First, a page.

Not To Be Scrapped- Web Scraping Here To Stay
People may typically resort to plain copy-and-paste procedure when collecting information online, but when dealing with voluminous data, web scraping is the way to do it.
Consider a probable scenario mentioned by computer science website GeeksforGeeks.
If you’re looking for information about a former American president, for example, you may go to Wikipedia to obtain it. As you go over with the content, you can simply copy and paste the text you need and that’s it.
In the case of “large amounts of information,” however, GeeksforGeeks strongly stated that such an approach “will not work!”
Likewise, what if the copy-and-paste task entails that you do it “1,000 or more times,” as asked by Shubham Prasad in Quora.
COPYRIGHT_WI: Published on https://washingtonindependent.com/web-scraping/ by Mariella Blankenship on 2022-01-17T08:52:09.445Z
What GeeksforGeeks and Prasad, an Indian digital marketing professional, with experience in web scraping, are pointing out is that time is one important factor to be considered in data collection.
To collect tons of information “as quickly as possible,” according to GeeksforGeeks, web scraping is the method deemed fit to accomplish such an enormous task.
Why EVERYBODY should learn web scraping (4 reasons)
Data scraping, web data extraction, and web harvesting are alternative terms to web scraping.
Generally speaking, Techopedia says that web scraping refers to a method “used to collect information from across the Internet.”
Specifically, this method of web scraping is an automated process of extracting “structured web data from any public website,” according to Zyte (formerly Scrapinghub).
This “extraction of data from a website” or web scraping, said ParseHub, can also be done manually. However, as emphasized earlier, when it comes to data collection, time is of essence because in business, time is money.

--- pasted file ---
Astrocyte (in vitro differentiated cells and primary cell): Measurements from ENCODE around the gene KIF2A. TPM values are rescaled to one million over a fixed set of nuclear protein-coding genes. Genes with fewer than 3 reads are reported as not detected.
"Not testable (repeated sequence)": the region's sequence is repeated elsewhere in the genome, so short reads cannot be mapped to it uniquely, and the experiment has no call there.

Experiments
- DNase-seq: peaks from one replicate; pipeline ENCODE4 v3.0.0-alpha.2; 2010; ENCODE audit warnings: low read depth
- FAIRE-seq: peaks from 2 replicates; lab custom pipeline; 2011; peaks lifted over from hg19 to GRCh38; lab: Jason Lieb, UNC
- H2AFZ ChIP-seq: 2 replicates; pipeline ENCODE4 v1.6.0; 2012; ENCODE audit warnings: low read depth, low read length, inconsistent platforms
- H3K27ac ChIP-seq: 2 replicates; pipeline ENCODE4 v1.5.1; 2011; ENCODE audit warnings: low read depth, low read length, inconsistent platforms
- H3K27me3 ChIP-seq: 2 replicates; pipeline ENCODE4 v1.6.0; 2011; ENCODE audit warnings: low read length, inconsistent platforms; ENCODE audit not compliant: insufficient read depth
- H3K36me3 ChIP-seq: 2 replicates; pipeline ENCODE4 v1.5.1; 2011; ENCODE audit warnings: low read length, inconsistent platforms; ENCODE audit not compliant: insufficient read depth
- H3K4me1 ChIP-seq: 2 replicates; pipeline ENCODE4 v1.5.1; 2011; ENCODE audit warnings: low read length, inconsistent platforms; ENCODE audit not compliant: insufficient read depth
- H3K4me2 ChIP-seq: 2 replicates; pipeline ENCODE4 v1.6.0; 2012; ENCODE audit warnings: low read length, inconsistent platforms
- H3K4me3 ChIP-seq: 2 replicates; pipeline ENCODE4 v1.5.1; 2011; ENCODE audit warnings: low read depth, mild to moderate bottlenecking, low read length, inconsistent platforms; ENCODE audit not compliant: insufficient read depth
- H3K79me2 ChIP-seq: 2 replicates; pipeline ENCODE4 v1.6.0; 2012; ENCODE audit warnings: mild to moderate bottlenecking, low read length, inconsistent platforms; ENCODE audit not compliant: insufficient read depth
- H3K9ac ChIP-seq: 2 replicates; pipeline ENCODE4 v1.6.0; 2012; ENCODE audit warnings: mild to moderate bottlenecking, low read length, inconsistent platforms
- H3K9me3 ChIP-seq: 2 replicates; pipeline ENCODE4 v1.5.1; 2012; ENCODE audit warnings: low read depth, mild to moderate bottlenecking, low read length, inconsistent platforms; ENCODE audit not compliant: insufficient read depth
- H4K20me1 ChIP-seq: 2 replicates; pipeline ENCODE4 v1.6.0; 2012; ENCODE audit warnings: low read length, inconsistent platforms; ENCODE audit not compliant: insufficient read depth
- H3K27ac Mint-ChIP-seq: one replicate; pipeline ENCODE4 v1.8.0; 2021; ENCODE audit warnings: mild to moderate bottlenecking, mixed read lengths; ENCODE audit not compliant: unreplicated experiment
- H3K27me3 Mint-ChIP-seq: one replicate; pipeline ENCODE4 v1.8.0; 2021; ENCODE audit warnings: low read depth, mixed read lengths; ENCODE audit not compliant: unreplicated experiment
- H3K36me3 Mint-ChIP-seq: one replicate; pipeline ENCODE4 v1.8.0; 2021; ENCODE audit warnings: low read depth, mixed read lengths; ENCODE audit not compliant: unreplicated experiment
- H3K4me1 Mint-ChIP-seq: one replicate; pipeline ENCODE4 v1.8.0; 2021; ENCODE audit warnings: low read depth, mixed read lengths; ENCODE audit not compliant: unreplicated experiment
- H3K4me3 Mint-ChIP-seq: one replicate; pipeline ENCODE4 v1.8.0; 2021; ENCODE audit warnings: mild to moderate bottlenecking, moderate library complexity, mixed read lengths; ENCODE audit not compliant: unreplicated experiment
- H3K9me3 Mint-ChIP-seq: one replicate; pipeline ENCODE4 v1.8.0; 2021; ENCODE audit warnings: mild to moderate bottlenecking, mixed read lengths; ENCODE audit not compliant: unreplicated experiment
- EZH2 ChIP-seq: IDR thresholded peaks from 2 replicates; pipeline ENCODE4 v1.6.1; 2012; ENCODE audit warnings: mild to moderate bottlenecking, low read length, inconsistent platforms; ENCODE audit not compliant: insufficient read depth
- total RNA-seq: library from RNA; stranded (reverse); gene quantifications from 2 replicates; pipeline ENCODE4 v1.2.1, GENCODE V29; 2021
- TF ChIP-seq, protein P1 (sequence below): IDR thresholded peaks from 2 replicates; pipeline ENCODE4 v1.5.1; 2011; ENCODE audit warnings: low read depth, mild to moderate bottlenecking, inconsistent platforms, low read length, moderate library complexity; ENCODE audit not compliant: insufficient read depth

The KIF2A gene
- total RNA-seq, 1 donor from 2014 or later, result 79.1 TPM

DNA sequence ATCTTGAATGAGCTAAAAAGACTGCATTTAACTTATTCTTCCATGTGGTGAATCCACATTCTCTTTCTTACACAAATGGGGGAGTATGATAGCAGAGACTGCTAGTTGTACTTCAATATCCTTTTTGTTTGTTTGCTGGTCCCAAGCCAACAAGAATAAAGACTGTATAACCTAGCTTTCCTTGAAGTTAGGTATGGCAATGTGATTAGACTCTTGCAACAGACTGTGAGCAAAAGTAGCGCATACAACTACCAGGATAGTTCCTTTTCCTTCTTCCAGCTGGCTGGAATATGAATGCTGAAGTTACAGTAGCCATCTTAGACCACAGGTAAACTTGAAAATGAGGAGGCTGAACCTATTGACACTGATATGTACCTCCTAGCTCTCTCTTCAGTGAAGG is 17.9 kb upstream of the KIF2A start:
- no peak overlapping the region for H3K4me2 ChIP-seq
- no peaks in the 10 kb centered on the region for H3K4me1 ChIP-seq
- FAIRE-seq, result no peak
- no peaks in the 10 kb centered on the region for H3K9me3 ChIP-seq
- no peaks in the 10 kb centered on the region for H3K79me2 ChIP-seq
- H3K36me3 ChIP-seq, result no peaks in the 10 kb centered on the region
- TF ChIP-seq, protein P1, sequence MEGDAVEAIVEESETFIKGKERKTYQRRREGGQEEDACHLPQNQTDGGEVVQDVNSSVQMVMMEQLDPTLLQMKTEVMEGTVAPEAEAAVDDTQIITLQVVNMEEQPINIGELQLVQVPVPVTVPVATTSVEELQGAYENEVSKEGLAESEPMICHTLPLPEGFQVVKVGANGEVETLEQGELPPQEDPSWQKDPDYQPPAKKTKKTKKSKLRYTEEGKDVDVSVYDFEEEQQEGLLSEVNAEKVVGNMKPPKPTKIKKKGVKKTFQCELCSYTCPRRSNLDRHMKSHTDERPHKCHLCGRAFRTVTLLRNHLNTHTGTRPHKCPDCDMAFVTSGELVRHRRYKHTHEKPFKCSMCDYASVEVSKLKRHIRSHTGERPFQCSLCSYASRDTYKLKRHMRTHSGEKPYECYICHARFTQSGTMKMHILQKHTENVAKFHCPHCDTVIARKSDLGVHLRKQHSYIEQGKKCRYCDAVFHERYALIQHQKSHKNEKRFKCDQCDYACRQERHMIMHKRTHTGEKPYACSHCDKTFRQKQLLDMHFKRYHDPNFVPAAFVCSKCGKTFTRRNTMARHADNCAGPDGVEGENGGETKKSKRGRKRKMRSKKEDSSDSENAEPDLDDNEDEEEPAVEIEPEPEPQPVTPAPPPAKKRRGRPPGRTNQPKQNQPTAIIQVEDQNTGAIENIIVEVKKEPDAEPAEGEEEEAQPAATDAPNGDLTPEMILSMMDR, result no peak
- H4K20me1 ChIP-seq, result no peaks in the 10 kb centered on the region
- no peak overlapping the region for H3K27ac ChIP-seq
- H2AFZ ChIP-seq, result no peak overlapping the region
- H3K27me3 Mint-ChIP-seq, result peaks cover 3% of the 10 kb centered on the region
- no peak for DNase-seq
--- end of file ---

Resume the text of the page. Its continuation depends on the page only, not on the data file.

So, doing it automatically is more preferred than manually.
ParseHub gives an idea on how web scraping is done. As an example, it chose to collect information regarding couches sold by international furniture and home accessories company IKEA.
If done manually, the collected data appears like this in Excel as seen in the screenshot below:
The screenshot below shows how it appears when done automatically:
According to Sequentum, an award-winning New York-based software development company, web scraping can be both easy and difficult.
It’s easy if the data will be extracted from:
(a) static websites (websites that have HTML-coded content that are fixed; they don't change or remain “‘static’” for all website users/viewers, according to Canadian marketing agency H&C)
Now the level of difficulty increases as the amount of data to be collected also increases as well as when you extract the data from:
(a) dynamic websites (websites where contents and information change every time the database gets updated, according to H&C)
(b) “complex websites” (those where visitor and website interaction can happen “beyond a simple information request form,” according to Arizona-based business solutions company Lodestone Systems)
Examples of complex websites include e-commerce sites; content-heavy, information-based, magazine-style, and service-oriented websites; and websites about celebrities, fashion, gaming, news, and videos)
(c) “non-HTML content”
(d) “websites that use deterrents”
One good example of a deterrent is CAPTCHA (Completely Automated Public Turing test to tell Computers and Humans Apart). It identifies real users (actual human beings) from automated users (e.g., bots or robots).